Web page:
Place holder to copy figure label and caption
Figure.
Participant Flow in the Study of Tesamorelin for Visceral and Liver Fat in HIV

Two statistical analyses were performed using (1) an imputation approach to handle missing data and (2) all available data, with missing data treated as missing. aTwo randomization events, a double-blind 1:1 randomization to tesamorelin vs placebo and a 1:1 randomization to euglycemic hyperinsulinemic clamp, occurred simultaneously prior to the baseline visit. These randomization events were independent of each other. bFollow-up magnetic resonance spectroscopy and computed tomography data obtained at 3-mo visit for this participant.

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Laboratory Methods

Growth hormone (Beckman Access Ultrasensitive Assay), insulin (Beckman Access), total adiponectin (Alpco), and high-sensitivity C-reactive protein (Labcorp) were measured by immunoassays. Insulinlike growth factor 1 was measured by liquid chromatography/mass spectroscopy (Quest Diagnostics). Lipids, glucose, and transaminases were measured by standard clinical assays (Labcorp). Homeostasis model assessment of insulin resistance (HOMA-IR) was calculated.20

Statistical Analysis

Given the absence of prior data on hepatic fat, the study was powered for visceral adipose tissue reduction, with the hypothesis that tesamorelin would reduce visceral fat in the abdomen and related ectopic depots. The protocol was therefore initially designed with visceral adipose tissue as the primary end point, but prior to trial initiation, because of increasing interest in liver fat as a critical end point, we reconsidered the end points and made hepatic fat a co–primary end point, with secondary end points including intramyocellular lipid, measures of glucose homeostasis, lipid, carotid intima-media thickness, transaminases, and systemic inflammatory markers as listed in the initial ClinicalTrials.gov posting dated December 15, 2010, prior to enrollment of the first patient. The protocol was initially planned to enroll 60 patients, with an estimated 48 planned to complete the study, providing 80% power to detect a treatment effect of 16.5% change in visceral adipose tissue. Because of issues with drug supply, recruitment stopped a few months earlier than anticipated, resulting in 43 patients completing the study. Based on this change in enrollment and more recent data regarding the standard deviation of change in visceral adipose tissue with tesamorelin (41 cm2) from the combined phase 3 studies,8 post hoc power calculations showed that the sample size of 43 patients had 85% power to detect a treatment difference of 38.5 cm2 in change in visceral adipose tissue at a 2-sided α = .05.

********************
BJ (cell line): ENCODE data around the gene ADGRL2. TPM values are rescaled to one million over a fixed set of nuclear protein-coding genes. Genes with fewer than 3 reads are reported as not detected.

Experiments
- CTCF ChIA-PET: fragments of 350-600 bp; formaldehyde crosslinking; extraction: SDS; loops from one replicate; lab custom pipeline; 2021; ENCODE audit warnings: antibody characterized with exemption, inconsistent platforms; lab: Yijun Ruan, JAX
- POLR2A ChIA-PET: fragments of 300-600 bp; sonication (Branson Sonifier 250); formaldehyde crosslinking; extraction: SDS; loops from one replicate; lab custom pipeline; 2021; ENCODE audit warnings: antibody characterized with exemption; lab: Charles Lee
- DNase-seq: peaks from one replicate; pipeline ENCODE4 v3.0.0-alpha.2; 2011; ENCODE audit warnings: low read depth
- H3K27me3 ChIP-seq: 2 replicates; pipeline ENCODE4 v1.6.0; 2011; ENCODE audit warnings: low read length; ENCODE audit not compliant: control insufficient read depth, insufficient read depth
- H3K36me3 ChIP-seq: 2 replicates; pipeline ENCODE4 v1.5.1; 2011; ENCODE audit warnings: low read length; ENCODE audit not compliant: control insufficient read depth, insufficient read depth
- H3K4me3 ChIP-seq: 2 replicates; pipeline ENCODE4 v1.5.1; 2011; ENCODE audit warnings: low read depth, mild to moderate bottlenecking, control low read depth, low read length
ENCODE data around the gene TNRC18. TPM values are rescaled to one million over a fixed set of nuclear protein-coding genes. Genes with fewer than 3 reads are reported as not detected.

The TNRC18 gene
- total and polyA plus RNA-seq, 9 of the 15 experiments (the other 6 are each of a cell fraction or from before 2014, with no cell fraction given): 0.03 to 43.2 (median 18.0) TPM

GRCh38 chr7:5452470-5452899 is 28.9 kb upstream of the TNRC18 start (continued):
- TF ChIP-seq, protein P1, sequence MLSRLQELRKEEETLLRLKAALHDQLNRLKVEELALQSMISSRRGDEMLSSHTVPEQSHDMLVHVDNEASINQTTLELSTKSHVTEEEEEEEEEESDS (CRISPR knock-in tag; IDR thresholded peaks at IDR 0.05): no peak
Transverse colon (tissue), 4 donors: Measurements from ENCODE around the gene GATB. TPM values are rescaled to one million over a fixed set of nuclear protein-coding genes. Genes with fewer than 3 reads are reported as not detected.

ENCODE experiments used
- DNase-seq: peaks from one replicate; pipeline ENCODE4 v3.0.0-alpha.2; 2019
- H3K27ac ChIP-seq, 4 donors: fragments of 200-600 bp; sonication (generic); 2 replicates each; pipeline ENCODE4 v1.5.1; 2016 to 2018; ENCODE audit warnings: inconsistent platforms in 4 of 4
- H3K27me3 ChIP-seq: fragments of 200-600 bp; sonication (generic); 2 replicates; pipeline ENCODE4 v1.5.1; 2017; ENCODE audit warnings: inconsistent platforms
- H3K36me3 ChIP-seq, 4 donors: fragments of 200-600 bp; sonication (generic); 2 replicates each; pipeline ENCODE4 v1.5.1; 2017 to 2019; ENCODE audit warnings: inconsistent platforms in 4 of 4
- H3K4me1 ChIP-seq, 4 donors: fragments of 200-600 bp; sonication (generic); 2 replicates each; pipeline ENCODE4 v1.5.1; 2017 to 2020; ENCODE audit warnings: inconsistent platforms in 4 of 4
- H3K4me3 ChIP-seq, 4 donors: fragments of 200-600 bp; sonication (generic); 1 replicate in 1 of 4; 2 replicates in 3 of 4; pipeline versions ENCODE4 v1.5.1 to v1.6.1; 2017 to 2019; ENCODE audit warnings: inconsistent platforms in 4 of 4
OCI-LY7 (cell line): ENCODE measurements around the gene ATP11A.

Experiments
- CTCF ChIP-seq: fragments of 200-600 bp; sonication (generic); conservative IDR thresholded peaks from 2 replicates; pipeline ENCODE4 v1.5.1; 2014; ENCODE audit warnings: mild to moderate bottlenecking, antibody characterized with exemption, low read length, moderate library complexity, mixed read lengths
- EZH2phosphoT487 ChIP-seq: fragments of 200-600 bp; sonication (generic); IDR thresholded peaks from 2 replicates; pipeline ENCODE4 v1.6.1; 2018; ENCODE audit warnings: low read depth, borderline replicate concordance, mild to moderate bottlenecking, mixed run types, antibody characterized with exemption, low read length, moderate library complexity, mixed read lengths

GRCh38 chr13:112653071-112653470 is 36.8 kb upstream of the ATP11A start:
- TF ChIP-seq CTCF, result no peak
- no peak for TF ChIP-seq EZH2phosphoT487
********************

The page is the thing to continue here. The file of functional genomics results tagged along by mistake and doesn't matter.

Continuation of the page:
Data were tested for normality using the Shapiro-Wilk test. Normally distributed variables are presented as means with standard deviations or, for changes over time, as means with 95% confidence intervals; variables that are not normally distributed are presented as medians with interquartile ranges (IQRs). At baseline, comparisons between treatment groups for categorical variables were made using the Pearson χ2. For continuous variables, comparisons were made using the t test for normally distributed variables or the Wilcoxon rank sum test for variables that were not normally distributed.

Analysis for treatment effect was based on a modified intention-to-treat population among patients with available baseline and 6-month follow-up data. For variables measured only at baseline and 6 months, including the primary end points of visceral adipose tissue and hepatic fat, between-group comparisons of changes over time were made using the t test for normally distributed variables or the Wilcoxon rank sum test for non–normally distributed variables. For hepatic fat, data were missing at baseline for 1 patient in the tesamorelin group and at follow-up for 8 patients (3 in the placebo group and 5 in the tesamorelin group). For visceral adipose tissue, follow-up data were missing in 6 patients (2 in the placebo group and 4 in the tesamorelin group). Sample sizes for each analysis are provided in each table. To handle missing data, analyses using an imputation approach confirmed the results of the analyses using all available data for hepatic fat and visceral adipose tissue, as well as for secondary end points assessed at baseline and 6 months (eTable 1 in Supplement 2). An additional analysis was performed using logistic regression to assess the significance of treatment group in predicting liver fat reduction controlling for age, duration of HIV infection, and lipid-lowering therapy. Secondarily, within-group comparisons were made using the paired t test for normally distributed variables and the Wilcoxon signed rank test for non–normally distributed variables.

For outcomes measured at more than 2 time points (eg, baseline, 3, and 6 months), random intercept mixed-effects modeling using restricted maximum likelihood was applied to assess the significance of the time × randomization interaction. Two analyses were performed: a mixed-effects analysis using all available data and a mixed-effects analysis performed to handle missing data using imputation for missing values (eTable 1 in Supplement 2).